Job interviews can cause unwanted stress, but are necessary for professionals to pursue their dream roles.
The following advice can make the process more manageable and even enjoyable.
Some candidates may find job interviews difficult due to a combination of excitement and nervousness which will often lead to undesirable interview stress. Unfortunately, they are unavoidable when pursuing that dream role, as most jobs, apprenticeships and internships will require an interview before you can proceed further. There are a number of things to consider and be aware of before approaching your next interview, as preparation is the key to a positive experience.
Confidence plays a vital part in almost every thing we do, and can drastically affect situations based on the signals that are sent out. A lack of confidence can often appear as anxiety. While this is a perfectly normal thing to feel in high-pressure scenarios such as job interviews, it can hinder your chances of success.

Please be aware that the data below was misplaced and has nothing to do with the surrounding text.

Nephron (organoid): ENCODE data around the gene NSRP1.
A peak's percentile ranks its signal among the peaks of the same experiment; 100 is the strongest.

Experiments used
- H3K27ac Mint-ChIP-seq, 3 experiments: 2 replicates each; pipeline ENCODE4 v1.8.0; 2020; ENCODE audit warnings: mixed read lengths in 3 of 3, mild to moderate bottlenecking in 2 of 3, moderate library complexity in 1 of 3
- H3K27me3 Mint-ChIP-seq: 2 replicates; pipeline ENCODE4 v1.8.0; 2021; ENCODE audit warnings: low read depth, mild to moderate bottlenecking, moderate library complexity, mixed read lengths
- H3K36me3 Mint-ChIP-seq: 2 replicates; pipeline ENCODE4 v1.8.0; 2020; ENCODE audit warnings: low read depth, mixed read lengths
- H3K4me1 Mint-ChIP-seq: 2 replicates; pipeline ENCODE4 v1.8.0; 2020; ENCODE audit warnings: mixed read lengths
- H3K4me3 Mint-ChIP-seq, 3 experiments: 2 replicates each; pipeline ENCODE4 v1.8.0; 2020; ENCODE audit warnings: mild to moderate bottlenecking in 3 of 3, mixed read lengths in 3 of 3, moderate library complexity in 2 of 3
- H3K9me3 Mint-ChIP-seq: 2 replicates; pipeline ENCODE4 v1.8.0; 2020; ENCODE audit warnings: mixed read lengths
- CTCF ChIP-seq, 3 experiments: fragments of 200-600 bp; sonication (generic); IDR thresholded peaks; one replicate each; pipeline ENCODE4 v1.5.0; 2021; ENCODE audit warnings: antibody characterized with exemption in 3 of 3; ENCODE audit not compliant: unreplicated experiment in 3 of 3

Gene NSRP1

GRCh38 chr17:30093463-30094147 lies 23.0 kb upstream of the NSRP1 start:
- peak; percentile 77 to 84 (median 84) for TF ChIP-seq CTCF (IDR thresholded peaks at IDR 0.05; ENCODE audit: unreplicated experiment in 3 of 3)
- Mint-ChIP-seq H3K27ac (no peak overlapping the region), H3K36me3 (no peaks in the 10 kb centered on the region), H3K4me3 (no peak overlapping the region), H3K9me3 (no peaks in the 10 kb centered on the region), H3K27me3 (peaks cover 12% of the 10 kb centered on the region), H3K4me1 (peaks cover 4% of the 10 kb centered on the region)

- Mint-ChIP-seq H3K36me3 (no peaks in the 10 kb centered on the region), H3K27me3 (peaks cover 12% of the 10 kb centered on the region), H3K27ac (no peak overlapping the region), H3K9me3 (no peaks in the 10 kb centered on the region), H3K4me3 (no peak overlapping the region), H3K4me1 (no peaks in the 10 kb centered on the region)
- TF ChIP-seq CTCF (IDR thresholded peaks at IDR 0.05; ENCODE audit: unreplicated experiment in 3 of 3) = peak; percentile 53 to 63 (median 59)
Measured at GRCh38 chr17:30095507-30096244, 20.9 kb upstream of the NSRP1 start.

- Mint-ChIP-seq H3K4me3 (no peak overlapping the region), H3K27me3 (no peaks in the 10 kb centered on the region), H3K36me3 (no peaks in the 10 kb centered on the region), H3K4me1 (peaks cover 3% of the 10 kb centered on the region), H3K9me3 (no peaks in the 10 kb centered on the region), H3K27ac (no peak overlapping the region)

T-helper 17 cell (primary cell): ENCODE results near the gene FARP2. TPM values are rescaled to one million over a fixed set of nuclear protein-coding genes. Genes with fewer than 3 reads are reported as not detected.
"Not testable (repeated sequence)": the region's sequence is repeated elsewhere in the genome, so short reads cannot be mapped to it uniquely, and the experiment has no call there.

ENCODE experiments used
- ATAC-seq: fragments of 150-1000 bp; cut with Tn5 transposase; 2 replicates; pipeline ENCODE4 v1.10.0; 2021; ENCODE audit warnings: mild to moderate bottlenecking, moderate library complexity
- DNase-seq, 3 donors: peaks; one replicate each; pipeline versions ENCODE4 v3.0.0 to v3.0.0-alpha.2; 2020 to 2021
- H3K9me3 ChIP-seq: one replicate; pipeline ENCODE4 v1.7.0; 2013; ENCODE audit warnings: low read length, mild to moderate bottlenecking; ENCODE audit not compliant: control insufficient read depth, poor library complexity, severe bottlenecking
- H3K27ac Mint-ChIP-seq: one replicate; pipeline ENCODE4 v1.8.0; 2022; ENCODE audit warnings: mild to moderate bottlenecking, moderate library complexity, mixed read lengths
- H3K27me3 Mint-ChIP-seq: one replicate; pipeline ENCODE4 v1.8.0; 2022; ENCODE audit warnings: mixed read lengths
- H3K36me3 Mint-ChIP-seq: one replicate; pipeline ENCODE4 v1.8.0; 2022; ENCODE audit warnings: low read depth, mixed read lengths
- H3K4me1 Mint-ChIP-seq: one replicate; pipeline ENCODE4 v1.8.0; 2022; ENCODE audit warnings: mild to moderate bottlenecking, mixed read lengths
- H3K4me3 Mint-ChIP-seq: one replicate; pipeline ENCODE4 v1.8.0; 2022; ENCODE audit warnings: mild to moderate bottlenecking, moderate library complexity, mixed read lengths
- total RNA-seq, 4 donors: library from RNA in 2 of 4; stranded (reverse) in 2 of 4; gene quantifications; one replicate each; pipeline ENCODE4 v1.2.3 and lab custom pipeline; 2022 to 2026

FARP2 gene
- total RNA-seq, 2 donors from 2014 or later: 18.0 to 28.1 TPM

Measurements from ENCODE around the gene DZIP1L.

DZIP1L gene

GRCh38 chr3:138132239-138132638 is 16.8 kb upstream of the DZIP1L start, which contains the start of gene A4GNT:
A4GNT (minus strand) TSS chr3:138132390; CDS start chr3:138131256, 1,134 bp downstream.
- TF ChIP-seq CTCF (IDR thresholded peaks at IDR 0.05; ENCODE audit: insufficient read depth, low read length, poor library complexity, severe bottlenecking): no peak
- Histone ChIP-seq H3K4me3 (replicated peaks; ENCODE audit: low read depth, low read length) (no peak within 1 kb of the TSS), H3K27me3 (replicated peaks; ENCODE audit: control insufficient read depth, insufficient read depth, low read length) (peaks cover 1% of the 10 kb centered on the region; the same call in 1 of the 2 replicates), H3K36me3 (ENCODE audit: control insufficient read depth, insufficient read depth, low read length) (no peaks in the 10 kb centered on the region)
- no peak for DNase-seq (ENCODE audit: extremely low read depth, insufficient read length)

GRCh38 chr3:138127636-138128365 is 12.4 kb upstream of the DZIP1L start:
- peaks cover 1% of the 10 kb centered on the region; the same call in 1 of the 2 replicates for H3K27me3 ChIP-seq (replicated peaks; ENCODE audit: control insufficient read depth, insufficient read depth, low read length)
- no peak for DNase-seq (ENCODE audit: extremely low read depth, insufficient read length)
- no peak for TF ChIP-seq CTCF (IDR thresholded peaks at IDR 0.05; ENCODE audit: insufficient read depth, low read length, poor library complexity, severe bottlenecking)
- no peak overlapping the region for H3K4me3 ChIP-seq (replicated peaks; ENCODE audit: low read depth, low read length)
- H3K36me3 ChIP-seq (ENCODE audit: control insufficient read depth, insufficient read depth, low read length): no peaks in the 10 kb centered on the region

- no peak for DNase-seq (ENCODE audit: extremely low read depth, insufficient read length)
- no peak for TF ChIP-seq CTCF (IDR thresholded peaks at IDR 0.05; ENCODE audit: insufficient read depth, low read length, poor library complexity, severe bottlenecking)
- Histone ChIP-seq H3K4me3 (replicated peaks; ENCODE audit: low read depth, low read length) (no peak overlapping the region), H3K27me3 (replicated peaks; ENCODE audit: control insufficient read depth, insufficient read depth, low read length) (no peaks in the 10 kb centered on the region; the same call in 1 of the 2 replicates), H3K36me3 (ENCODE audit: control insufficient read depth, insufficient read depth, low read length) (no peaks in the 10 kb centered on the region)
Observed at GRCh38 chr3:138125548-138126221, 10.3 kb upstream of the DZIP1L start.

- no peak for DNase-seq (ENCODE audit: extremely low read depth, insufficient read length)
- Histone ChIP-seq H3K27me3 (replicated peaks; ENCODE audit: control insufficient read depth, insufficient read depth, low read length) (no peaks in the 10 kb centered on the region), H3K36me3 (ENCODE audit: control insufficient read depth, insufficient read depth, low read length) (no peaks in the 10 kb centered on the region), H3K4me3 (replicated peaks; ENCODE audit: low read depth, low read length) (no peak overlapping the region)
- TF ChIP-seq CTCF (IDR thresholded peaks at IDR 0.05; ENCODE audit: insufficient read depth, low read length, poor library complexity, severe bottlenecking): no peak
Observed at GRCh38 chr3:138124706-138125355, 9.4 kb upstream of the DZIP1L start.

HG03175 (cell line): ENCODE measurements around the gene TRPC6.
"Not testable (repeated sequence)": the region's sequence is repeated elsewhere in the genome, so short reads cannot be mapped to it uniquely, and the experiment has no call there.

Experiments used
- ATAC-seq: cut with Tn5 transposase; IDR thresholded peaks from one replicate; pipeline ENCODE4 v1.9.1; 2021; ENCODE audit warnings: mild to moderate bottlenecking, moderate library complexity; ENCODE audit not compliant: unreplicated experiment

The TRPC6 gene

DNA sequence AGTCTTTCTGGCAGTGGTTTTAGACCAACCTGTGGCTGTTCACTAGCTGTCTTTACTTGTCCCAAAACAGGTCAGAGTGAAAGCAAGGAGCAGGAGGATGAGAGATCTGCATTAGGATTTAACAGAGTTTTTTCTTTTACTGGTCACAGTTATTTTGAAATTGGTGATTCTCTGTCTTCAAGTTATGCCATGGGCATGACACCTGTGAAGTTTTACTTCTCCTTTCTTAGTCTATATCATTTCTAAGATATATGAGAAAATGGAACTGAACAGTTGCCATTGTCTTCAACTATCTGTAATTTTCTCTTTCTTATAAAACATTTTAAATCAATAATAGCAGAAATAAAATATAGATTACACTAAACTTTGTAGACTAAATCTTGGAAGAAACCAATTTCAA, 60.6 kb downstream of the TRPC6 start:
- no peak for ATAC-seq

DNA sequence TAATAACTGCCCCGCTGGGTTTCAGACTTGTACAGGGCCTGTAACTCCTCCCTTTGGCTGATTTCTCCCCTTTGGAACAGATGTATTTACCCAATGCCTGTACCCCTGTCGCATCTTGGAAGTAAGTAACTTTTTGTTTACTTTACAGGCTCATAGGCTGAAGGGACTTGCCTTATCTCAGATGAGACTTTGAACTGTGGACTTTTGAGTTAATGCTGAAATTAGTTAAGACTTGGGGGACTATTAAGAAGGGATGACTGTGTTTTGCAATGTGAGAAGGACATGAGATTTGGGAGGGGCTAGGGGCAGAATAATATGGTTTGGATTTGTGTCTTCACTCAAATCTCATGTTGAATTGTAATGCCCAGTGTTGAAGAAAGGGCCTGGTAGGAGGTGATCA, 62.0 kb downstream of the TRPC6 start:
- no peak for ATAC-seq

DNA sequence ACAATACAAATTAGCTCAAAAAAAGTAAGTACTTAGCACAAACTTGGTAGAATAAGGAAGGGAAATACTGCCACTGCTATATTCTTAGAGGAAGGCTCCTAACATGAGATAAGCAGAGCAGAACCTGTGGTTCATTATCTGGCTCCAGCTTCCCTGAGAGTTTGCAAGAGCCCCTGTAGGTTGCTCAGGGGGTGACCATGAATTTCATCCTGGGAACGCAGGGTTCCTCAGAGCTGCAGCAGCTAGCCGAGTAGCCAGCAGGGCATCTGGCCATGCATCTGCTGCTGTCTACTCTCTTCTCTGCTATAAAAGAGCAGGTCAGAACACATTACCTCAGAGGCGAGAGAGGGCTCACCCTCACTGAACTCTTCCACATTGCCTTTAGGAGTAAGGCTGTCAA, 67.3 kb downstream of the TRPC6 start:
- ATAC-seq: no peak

A study from the University of Guelph in Canada studied the way anxious people are received in job interviews. The results show that signs of anxiety can prevent otherwise eligible candidates from being hired, as it affects their ability to convey a sense warmth and confidence.
The research suggests that people may need to make a concerted effort to manage anxious behaviour in order to ensure they are making a good impression in interviews.
"Overall, the results indicated that interviewees should focus less on their nervous tics and more on the broader impressions that they convey," explained Amanda Feiler, a researcher on the study. "Anxious interviewees may want to focus on how assertive and interpersonally warm they appear to interviewers."
How to exude confidence
The Society for Personality and Social Psychology discovered that it is possible for individuals to instil confidence within themselves through self-affirmation. This study was not just limited to job interviews, with the researchers' advice valuable in any high-pressure situation.
"You should reflect on things that you know are good about yourself," says Lead Researcher Sonia Kang. "Anyone has the potential to do really well. It's how you respond under pressure that makes a key difference."
The study advises compiling a list of positive aspects about yourself or the situation when facing moments of difficulty. They believe this can help candidates to focus on the task at hand, rather than dwelling on the negatives.
"Anytime you have low expectations for your performance, you tend to sink down and meet those low expectations," said Ms Kang. "Self-affirmation is a way to neutralise that threat."